Much about blast-related TBI is unique to military experience, said National Geographic. However, traumatic brain injury from blast-related brain trauma appears to have many similarities to brain injury caused by an auto accident. For example, both TBIs may affect a victim’s physical abilities, cognition, emotional functioning and behavior.

There are a number of differences, as well. In serious car crashes, brain injuries are typically accompanied by serious physical injuries. Brain trauma in a car accident can occur when a person’s head hits an object like a steering wheel or windshield.

In either situation, for at TBI to occur, the skull does not need to be penetrated or fractured.

In the case of a vehicular accident the impact of the collision can cause the brain to jolt against the inside of a person’s skull. The reason this may happen is that when a moving head comes to a fast stop, the brain continues to move forward until it hits the interior of the skull. This can cause bruising of the brain (also known as a contusion), ruptured blood vessels within the brain tissue (concussion),

Haiti Carnival Electrocution Serves As A Tragic Reminder Of The Dangers Of Power Lines

Carnival is a celebration held over several weeks each year leading up to Mardi Gras.

Contact with power lines is extremely dangerous and can be fatal. Electrical power-line installers, cable TV installers, roofers, repairers and others who work far above the ground are at risk to electrocution from contact with high-voltage power lines. Pruning trees next to power lines can also be dangerous. If a worker loses focus while working near a power line, it may result in a fatal accident.

A reminder of the dangers of power lines came unexpectedly at Carnival festivities in Port-au-Prince, Haiti. Daniel “Fantom” Darinus, the singer from the Haitian hip-hop group Barikad Crew, was jolted by an overhead power line as the float he was on passed below it, reported the Miami Herald (2.18.15).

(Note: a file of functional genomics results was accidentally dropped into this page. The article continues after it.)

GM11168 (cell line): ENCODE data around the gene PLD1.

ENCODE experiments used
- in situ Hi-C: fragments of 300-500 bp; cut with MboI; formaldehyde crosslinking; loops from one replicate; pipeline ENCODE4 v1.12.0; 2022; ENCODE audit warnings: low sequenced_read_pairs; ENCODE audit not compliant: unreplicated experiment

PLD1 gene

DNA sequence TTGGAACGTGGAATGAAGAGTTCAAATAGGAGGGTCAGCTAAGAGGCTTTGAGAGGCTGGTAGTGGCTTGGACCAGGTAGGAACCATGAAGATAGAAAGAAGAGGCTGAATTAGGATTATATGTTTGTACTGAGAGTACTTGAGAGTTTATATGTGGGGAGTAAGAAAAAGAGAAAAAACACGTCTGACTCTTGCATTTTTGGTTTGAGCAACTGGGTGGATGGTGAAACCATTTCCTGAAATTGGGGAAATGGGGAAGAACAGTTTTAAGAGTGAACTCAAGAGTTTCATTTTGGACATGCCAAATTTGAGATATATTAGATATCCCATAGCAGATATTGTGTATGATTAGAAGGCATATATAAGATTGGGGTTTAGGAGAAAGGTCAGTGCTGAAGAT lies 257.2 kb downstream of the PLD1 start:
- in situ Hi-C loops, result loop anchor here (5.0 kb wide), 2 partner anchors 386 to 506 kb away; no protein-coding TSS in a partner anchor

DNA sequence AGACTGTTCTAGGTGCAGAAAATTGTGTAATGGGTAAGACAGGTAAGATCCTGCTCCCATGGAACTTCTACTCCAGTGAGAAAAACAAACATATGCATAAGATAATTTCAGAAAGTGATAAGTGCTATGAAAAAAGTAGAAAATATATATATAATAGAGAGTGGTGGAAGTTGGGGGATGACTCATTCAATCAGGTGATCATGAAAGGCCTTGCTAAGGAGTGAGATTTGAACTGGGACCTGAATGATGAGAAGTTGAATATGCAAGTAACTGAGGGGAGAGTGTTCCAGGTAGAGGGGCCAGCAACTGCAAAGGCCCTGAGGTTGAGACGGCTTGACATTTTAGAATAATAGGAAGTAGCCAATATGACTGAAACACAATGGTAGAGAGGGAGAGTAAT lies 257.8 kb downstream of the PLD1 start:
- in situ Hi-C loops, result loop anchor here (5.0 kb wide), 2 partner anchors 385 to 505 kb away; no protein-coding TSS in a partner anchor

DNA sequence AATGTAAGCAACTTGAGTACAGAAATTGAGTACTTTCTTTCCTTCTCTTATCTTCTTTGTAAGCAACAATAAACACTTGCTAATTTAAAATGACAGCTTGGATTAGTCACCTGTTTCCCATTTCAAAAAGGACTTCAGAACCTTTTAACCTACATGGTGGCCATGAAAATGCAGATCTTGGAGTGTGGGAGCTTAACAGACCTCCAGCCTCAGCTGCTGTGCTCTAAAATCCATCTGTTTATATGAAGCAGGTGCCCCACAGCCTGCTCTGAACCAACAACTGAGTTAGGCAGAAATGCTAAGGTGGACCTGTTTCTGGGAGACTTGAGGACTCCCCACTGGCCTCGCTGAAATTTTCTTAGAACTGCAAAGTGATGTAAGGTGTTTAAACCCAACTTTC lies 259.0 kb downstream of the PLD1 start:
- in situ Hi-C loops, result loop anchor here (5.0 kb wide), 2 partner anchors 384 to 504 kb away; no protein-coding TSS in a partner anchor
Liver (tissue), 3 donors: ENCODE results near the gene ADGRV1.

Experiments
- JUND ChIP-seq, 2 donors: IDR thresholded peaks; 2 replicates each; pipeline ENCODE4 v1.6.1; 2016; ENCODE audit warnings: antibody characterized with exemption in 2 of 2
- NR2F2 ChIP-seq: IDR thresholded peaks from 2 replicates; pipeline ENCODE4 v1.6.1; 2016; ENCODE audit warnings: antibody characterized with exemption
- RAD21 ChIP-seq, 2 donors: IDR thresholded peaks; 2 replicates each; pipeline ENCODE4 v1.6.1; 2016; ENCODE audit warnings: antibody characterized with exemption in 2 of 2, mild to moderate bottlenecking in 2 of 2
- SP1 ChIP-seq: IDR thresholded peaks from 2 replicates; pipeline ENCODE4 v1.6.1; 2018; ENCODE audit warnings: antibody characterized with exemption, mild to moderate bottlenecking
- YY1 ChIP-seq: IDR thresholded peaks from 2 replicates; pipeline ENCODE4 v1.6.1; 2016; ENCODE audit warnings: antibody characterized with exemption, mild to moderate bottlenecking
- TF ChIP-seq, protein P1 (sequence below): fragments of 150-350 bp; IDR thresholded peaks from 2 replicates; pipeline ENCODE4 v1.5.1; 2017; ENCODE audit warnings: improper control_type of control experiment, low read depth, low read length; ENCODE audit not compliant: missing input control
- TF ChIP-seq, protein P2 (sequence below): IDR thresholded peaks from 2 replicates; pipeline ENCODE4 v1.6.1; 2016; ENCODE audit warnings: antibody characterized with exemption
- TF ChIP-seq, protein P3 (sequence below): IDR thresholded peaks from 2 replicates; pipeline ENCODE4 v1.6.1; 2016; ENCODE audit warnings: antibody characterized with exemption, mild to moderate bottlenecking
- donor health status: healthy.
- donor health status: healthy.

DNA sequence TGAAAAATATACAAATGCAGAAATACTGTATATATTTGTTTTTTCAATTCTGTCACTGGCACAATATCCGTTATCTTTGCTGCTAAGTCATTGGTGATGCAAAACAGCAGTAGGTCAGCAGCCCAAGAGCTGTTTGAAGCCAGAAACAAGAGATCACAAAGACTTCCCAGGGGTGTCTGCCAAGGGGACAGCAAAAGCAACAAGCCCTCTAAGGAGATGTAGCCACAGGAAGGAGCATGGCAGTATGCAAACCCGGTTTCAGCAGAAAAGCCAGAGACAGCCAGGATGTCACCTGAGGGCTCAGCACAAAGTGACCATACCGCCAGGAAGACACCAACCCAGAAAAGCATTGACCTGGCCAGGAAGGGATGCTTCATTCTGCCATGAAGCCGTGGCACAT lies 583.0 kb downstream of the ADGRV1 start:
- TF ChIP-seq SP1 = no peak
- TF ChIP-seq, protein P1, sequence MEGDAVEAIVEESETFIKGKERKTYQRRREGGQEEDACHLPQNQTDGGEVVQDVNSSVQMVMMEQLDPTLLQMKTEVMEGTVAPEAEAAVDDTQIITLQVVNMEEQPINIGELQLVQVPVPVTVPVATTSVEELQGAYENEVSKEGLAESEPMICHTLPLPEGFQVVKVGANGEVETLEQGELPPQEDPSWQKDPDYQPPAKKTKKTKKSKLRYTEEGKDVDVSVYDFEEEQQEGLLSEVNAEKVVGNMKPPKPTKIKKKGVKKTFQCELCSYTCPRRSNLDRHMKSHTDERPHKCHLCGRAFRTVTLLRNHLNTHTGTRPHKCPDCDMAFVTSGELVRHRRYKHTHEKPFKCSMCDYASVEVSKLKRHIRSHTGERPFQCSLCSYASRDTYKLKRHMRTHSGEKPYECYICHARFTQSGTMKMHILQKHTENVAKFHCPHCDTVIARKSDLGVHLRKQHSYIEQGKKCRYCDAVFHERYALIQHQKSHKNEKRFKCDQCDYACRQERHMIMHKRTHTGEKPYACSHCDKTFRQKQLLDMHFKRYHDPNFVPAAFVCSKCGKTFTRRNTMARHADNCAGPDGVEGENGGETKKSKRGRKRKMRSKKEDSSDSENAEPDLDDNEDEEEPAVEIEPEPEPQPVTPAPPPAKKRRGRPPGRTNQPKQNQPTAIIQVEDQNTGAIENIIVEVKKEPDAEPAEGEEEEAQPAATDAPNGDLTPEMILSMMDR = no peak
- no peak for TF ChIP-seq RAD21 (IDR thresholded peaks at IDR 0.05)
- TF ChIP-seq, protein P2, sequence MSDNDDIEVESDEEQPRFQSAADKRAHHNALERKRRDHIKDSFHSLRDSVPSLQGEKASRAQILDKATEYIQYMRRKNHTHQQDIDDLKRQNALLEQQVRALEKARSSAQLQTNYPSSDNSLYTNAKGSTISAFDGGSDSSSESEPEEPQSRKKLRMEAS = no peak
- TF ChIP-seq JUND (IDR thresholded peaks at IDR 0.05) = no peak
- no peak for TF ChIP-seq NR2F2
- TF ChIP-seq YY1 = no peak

Darinus told the Miami Herald that he had been “distracted and had forgotten he needed to clear a final live wire on the parade route,” He said he knew there were three power lines but he remembered to only bend down for two. “Someone was talking to me and I forgot about the line,” he said.

Barikad Crew had been on the parade route for almost five hours performing for fans when Darinus, standing on the top of a high speaker, approached the third power line that ten other floats had cleared with no problems, reported the Miami Herald.

The run-in with the power line immediately set off a flashing volt of electricity. This caused chaos. People stampeded, leaving 18 people dead and 76 injured.

The electrical shock knocked Darinus unconscious. The singer suffered injuries to his head and right hand, and was left with visible burn marks on his face.

According to the Miami Herald, low-hanging power lines have “historically” been a problem in Haiti. Traditionally, musicians on the floats are accompanied by people responsible for moving the power lines with a wooden Y-shaped stick.

Darinus had only one

Justice Department May Sue Ferguson Police Over Racial Discrimination

The United States Department of Justice is preparing to bring discrimination charges against the Ferguson, Missouri Police Department in an effort to force them to change a pattern of racially discriminatory tactics. If the police department agrees to make changes on its own then the lawsuit will be dropped, said CNN News (2.19.15), citing sources.

The plan is being applauded by civil rights leaders as the lawsuit sends a strong national message to police departments across the country. Discrimination is contrary to the constitutional principles of equal protection and equal treatment. Police should also know racial profiling is illegal.

The announcement of the lawsuit came days before Attorney General Eric Holder was expected to announce the results of the DOJ’s investigation of the shooting death of Michael Brown and a wider probe of the Ferguson Police Department.

Ferguson became a focus of national attention after Brown, an unarmed black man, was killed by a Ferguson police officer in August 2014. The fatal shooting led to civil rights protests and debates over race relations and police tactics.

The Justice Department is not expected to charge former Ferguson Officer Darren Wilson for Brown’s death, however it is expected to outline findings that allege a pattern of discriminatory tactics used by the Ferguson police, CNN reported.

​Among the issues expected to be part of the Justice Department’s lawsuit are allegations made in a recent lawsuit filed on behalf of low-income Ferguson residents who claimed officers in Ferguson and nearby Jennings discriminated against minorities when enforcing minor offenses, like traffic infractions, and then jailed them when they couldn’t pay the fines.

CNN reported that the Justice Department would seek court supervision of changes at the Ferguson Police Department to “improve how police deal with the minority communities they are supposed to protect.” ​

Racial profiling and other forms of discrimination need to be addressed. As the American Civil Liberties Union (ACLU) explained, discriminatory